As with your responses to the Evan Osnos piece, I expect high-quality and organized writing. Spellcheck and proofread your work – and make sure that you are not just writing a series of jumbled thoughts – I want a comprehensive series of realizations/line of discussion that shows me what you are thinking about and how those thoughts are/have been evolving.

Evan Osnos & Andrea Gibson

Because some of you liked Osnos’ writing, here is a link to Evan Osnos’ blog via the New Yorker magazine.

Also, here is a link to Andrea Gibson’s webpage – the poet whose video I showed yesterday – and here is a link to that actual video.

Schedule Update

Because I cannot print out the rest of your syllabus (no budget), I will be doing all of the updates on the ‘course outline’ section of the blog. Just so you have it here in front of you this is what I have changed for this week. I will elaborate upon the homework/reading you’ll be doing Wednesday night (that will be due on Friday):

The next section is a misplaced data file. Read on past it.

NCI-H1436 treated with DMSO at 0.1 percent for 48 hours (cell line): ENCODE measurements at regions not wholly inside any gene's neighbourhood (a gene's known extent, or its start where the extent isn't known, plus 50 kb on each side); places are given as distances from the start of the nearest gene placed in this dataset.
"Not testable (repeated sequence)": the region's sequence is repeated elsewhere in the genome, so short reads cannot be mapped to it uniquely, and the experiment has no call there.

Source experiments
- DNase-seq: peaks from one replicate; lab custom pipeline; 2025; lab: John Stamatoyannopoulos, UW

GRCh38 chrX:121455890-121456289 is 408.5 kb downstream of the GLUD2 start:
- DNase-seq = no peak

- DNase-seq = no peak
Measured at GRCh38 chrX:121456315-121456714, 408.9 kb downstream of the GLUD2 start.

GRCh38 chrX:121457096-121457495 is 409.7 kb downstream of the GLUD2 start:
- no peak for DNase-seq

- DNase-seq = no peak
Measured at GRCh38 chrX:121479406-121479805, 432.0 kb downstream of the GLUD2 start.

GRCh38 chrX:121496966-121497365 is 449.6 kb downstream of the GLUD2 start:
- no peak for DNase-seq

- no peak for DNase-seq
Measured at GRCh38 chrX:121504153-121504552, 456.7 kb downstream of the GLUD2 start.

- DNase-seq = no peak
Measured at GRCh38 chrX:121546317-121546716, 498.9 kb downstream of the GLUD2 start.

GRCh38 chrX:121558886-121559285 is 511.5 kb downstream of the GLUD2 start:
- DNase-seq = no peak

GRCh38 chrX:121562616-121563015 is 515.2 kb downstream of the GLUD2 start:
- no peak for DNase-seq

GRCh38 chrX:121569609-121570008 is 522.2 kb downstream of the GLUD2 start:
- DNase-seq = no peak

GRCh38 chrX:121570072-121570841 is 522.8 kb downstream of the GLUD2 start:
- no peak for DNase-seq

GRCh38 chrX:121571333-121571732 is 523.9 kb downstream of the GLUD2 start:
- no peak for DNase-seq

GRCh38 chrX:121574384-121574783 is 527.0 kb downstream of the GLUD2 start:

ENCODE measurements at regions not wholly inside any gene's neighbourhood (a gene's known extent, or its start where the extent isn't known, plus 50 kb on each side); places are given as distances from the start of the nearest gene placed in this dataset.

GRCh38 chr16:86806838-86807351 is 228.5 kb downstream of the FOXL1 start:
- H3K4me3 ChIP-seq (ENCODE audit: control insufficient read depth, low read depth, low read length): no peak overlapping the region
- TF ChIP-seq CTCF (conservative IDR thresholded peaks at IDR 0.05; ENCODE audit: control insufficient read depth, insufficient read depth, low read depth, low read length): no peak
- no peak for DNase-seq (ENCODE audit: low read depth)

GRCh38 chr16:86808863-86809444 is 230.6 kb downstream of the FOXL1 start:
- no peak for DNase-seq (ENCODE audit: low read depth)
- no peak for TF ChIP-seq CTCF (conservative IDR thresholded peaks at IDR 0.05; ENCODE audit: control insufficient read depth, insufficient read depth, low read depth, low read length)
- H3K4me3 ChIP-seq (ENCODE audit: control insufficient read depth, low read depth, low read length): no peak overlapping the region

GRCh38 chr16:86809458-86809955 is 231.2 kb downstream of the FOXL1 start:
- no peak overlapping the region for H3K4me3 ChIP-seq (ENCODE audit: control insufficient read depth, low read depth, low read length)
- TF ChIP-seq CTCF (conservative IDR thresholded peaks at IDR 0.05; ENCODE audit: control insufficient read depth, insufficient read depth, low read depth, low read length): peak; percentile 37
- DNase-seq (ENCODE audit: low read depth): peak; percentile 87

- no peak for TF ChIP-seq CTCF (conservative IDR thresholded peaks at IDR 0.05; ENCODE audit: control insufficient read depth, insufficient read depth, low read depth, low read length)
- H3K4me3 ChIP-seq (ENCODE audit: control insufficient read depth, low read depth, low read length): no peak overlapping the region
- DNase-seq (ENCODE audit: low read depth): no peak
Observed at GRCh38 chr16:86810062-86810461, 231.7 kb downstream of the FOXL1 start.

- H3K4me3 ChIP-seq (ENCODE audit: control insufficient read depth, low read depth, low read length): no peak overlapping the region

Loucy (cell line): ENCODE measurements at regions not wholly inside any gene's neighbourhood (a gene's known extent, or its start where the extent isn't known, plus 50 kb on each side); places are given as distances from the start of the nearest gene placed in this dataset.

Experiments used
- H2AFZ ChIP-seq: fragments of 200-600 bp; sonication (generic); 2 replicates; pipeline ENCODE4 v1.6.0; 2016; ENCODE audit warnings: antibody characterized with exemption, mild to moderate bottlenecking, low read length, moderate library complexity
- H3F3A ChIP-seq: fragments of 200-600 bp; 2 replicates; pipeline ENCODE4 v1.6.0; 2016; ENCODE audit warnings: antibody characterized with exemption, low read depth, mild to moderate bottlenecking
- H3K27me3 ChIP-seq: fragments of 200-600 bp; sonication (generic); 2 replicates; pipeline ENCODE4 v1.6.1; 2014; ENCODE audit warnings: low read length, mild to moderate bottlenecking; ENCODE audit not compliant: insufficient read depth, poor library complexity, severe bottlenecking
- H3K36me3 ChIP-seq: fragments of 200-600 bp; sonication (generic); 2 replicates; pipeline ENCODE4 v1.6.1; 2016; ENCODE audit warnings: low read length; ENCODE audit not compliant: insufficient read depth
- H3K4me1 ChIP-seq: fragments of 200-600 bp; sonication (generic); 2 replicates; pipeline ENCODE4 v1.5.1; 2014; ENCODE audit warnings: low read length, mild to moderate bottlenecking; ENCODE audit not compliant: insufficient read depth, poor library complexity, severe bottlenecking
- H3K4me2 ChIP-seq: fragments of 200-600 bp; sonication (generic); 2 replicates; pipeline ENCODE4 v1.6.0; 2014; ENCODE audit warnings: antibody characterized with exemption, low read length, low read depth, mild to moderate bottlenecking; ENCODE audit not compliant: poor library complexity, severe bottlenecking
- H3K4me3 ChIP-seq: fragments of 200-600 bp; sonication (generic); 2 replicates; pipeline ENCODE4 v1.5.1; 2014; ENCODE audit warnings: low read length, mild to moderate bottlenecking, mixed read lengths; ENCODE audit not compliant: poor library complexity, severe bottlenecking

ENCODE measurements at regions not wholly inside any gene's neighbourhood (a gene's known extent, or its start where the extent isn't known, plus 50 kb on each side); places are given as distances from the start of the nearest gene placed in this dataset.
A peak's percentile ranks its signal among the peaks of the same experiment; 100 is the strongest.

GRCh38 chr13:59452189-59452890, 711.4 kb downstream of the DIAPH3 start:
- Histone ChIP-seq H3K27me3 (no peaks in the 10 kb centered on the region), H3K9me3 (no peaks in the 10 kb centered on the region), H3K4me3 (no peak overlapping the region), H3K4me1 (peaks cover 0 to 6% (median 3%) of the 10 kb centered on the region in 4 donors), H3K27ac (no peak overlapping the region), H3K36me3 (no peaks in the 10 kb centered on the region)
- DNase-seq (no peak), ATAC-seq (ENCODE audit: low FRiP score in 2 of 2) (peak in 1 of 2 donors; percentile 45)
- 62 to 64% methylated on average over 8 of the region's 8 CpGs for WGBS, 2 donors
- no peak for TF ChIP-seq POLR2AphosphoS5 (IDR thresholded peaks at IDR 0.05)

W, September 26th

IN CLASS: Discuss Semester Project and Goals; Invention for Digital Documentary

HMWK: Read Mathieu, Paula “Economic Citizenship and the Rhetoric of Gourmet Coffee”


F, September 28th

IN CLASS: Read & Discuss Eblen’s article “Short Street Long on History”

View Short Street Map; Discuss assigned readings

HMWK: CDA (144-163), bring some project ideas for discussion

Week Seven

M, October 1st

Due: Pick Groups; Drafts of Group Contracts to Hannah; Give examples of digital documentaries

IN CLASS: Discuss CDA (144-163); Discuss Project Ideas from Homework; Introduction to Research

HMWK: Draw up group contracts, solidify research goals


Reflection One: In a New Tab